Screenwriter Brian Helgeland was the toast of Hollywood with an Oscar under his belt for L.A. Confidential when he first heard of East End gangsters Ronnie and Reggie Kray.
He was in the UK developing a movie about Led Zeppelin. As guitarist Jimmy Page and singer Robert Plant argued, Helgeland began speaking to other people within the Zeppelin entourage. One man, a brusque Londoner, was missing a little finger. Eventually Helgeland asked how it had happened. The response: “The Krays had that.” He was later to learn that it wasn’t true.
“It turned out he had lost it in an accident as a kid. It was just fun to walk around saying it was the Krays. I thought it was very interesting that the very first story I ever heard about them was a lie. And that continued all down the line.”
It’s nearly 50 years since the Krays ruled London, running clubs and operating protection rackets. Their crimes are still within living memory but heavily obfuscated by the myth that has grown up around these identical twin brothers and their crime organisation, The Firm. They were both jailed for life in 1969, Ronnie for the shooting in 1966 of fellow gangster George Cornell and Reggie for stabbing to death another small-time villain, Jack “The Hat” McVitie, in 1967. The Krays themselves helped build the air of mystery that still surrounds them. And what people think is the truth is often very far from it. For his timeline Helgeland used the book The Profession of Violence by John Pearson. He also read “everything I could get my hands on”.
“You have to take everything with a grain of salt,” adds Helgeland. “They either helped old ladies across Bethnal Green Road or they were nailing people to the floor. So it was an exercise in trying to find the spirit of the truth.”
Helgeland decided to build his film around the fragile figure of Frances Shea, who was briefly married to Reggie Kray and whose alleged suicide – some sources claim Ronnie murdered her – pushed Reggie over the edge.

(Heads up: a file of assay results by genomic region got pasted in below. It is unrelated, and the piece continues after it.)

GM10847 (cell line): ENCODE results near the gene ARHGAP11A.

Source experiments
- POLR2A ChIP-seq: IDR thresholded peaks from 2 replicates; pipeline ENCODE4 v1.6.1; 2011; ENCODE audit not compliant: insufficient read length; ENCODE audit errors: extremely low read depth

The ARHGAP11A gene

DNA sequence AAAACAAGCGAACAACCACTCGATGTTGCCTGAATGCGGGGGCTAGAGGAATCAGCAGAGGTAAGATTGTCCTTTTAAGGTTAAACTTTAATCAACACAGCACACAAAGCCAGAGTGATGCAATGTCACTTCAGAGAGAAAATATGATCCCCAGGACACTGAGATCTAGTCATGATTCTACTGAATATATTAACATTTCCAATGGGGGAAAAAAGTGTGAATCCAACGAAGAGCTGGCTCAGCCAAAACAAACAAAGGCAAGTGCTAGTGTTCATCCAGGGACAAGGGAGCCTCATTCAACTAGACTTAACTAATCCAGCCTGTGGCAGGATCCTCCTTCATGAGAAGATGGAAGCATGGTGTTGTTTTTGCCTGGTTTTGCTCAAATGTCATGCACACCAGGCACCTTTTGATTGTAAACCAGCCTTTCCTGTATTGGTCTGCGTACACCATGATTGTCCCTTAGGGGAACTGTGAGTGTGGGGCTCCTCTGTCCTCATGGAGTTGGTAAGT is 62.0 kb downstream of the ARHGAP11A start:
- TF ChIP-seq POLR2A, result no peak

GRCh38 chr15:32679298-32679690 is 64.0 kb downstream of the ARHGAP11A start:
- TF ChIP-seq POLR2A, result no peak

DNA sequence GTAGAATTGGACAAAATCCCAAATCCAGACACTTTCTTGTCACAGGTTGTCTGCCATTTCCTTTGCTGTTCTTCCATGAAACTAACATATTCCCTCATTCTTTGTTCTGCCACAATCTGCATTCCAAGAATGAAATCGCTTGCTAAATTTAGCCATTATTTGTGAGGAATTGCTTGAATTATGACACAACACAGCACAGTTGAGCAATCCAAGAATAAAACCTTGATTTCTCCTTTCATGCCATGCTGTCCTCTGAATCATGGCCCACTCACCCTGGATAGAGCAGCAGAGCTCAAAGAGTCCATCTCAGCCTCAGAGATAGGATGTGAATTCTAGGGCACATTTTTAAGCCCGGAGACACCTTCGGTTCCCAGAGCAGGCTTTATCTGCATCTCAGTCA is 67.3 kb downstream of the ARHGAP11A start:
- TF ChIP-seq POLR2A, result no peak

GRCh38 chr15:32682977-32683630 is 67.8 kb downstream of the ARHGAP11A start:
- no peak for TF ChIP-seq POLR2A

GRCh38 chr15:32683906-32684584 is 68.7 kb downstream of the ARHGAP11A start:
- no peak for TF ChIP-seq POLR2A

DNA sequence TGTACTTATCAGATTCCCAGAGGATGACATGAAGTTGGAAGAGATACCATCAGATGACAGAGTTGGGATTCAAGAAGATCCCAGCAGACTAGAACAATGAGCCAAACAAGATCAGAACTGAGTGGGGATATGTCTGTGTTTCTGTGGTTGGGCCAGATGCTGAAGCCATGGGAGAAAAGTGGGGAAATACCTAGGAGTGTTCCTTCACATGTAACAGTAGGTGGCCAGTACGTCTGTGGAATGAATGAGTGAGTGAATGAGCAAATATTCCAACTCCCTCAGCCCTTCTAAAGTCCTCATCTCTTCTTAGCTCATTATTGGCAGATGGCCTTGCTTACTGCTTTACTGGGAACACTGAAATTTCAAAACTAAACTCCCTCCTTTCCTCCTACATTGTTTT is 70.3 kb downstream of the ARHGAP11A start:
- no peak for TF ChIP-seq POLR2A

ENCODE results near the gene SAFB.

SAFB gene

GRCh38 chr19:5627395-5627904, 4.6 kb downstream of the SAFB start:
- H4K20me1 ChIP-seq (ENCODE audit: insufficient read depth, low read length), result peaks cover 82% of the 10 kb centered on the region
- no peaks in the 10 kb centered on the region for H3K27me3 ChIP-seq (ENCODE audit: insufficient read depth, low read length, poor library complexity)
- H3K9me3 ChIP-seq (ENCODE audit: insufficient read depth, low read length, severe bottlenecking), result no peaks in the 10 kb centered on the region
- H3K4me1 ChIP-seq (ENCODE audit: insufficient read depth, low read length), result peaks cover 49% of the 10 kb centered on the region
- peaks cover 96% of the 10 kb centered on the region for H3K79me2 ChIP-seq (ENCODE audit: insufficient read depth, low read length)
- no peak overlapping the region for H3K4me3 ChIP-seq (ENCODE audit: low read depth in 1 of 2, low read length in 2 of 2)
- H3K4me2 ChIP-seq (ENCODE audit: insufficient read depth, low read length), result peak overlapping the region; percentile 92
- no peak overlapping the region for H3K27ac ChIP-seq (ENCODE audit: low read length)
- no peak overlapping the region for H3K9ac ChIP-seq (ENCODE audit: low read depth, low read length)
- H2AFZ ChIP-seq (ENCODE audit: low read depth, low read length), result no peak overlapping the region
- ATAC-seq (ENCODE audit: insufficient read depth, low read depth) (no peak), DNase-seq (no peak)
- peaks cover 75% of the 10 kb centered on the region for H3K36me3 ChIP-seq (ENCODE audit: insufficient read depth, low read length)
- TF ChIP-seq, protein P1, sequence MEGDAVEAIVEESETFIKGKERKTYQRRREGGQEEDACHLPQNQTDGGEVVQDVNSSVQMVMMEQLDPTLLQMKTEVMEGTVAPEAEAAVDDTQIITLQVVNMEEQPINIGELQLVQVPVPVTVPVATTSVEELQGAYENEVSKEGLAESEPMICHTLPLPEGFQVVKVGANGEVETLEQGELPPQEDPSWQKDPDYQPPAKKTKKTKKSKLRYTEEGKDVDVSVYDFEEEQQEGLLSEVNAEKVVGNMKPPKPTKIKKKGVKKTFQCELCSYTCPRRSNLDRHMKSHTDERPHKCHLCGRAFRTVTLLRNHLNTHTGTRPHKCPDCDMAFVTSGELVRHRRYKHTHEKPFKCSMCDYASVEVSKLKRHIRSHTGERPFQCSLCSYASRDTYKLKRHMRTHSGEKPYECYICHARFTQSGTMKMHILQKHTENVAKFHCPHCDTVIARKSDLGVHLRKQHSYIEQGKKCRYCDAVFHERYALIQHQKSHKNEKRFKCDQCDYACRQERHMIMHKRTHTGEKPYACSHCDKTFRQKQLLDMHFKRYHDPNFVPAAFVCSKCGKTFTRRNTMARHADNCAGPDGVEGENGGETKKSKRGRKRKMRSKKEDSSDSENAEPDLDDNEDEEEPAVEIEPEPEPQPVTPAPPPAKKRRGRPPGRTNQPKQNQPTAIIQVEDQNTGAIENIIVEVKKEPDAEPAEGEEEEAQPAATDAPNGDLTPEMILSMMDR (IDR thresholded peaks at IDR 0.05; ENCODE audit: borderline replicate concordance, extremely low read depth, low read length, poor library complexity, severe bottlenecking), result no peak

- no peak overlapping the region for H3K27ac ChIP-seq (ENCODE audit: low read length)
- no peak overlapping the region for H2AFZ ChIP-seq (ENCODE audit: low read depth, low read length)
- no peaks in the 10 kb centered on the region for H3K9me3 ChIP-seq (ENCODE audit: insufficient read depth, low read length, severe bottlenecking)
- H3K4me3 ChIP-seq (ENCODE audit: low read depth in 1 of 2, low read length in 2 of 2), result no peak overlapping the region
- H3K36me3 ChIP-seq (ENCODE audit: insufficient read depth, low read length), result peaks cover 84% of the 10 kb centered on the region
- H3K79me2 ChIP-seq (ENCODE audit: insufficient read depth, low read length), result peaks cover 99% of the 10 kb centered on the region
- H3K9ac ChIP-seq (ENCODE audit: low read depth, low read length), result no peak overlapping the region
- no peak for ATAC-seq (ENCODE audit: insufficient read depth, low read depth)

He spoke with several ex-Firm members including Chris Lambrianou and asked all of them about the long-forgotten Mrs Kray, who died in 1967 aged just 23.
Said Lambrianou: “Frances? She’s the reason why we all went to prison. When she died Reggie shut down and stopped sorting things out.” Prior to his wife’s death Reggie Kray operated a tight system where he would monitor who was speaking with the police, bribe juries to spike court cases and use corrupt police to kill troublesome investigations. After Frances died it all stopped.
“They could feel the police coming closer and closer and closer,” says Helgeland. “Reggie stopped caring about staying free. Then about a week before they were all arrested he roused and made some efforts but it was too late. It feels emotionally correct to me as a writer.”
The never-ending fascination with the Krays continues with the casting of Tom Hardy as both brothers. Having seen him in Warrior, Helgeland asked the 37-year-old actor to dinner and invited him to play Reggie, ostensibly the star of the film.
“From the time he sat down all he talked about was Ron. It was very obvious he wanted to play Ron and I was talking about Reggie. We both realised what the other one had in mind and at the end he said, ‘I’ll give you Reggie if you give me Ron.’ And I said, ‘Okay, that’s a deal.’”
• Legend (18) is on nationwide release.